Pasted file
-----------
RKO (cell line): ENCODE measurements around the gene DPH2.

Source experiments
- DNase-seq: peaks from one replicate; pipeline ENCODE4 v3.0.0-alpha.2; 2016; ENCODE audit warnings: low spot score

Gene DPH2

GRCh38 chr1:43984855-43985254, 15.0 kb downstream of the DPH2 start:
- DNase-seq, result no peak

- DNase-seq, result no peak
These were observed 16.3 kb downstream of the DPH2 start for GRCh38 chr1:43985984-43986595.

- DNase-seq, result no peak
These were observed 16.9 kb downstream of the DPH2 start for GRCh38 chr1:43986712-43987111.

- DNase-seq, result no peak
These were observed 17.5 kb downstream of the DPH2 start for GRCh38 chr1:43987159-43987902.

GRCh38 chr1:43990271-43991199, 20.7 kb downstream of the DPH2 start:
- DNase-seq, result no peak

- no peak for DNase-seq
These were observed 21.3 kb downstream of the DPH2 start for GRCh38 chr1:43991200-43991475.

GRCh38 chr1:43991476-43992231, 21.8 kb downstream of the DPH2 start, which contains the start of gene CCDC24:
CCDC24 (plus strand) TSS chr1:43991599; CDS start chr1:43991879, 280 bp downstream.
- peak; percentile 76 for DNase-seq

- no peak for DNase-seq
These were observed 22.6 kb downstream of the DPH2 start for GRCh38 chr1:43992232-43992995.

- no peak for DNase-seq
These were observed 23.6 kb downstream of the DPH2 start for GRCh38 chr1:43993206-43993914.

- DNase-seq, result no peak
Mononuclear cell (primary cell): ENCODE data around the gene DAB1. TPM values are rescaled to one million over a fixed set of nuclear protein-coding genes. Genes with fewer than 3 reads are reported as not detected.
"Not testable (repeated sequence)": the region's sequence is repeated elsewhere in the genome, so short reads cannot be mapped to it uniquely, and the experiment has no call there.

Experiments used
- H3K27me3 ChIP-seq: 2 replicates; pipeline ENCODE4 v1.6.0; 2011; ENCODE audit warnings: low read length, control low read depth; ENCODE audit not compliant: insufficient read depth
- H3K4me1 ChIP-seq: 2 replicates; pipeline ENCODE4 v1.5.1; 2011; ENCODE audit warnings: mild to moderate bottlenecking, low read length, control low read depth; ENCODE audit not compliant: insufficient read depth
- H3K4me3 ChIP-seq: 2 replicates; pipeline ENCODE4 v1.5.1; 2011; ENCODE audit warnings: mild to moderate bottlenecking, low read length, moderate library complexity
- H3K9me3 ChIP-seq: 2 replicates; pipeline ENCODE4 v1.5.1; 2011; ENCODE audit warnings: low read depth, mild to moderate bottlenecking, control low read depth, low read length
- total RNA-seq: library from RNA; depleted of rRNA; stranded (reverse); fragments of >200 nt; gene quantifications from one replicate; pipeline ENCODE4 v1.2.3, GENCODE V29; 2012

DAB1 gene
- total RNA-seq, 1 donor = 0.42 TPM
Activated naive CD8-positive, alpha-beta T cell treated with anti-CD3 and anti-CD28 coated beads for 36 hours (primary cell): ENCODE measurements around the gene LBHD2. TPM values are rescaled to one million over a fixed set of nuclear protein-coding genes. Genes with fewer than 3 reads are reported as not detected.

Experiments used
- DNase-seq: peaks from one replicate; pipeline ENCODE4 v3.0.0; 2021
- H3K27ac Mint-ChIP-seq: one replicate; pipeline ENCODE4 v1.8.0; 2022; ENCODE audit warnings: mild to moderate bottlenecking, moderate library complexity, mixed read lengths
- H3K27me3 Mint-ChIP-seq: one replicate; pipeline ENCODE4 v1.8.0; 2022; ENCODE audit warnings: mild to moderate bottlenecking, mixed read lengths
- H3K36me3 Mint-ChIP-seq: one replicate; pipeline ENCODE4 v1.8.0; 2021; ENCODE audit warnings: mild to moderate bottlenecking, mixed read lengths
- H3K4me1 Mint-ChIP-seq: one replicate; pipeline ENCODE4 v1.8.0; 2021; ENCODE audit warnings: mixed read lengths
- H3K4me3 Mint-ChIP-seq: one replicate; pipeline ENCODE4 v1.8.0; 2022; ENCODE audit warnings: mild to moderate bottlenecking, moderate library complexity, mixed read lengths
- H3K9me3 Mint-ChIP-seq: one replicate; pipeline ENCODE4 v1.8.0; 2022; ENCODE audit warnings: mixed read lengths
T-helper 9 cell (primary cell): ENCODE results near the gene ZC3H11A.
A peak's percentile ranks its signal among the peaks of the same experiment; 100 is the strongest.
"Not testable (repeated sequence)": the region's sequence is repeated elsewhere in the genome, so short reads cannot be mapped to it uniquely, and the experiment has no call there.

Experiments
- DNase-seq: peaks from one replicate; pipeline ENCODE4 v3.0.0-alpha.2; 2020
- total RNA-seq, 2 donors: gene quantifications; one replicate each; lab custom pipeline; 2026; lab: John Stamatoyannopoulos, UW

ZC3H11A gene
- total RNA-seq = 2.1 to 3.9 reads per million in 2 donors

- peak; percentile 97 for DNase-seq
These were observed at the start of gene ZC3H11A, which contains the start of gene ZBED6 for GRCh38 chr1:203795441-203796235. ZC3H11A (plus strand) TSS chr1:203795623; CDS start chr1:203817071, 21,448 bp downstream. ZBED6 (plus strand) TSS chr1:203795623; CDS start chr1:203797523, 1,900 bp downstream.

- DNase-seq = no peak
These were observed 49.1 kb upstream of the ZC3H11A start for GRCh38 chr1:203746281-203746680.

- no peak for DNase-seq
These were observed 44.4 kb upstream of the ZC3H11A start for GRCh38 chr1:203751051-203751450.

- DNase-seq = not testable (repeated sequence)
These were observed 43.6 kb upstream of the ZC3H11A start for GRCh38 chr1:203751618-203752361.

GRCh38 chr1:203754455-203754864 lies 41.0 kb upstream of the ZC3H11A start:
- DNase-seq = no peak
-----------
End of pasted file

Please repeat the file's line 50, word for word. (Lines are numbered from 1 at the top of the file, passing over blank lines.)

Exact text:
ZC3H11A gene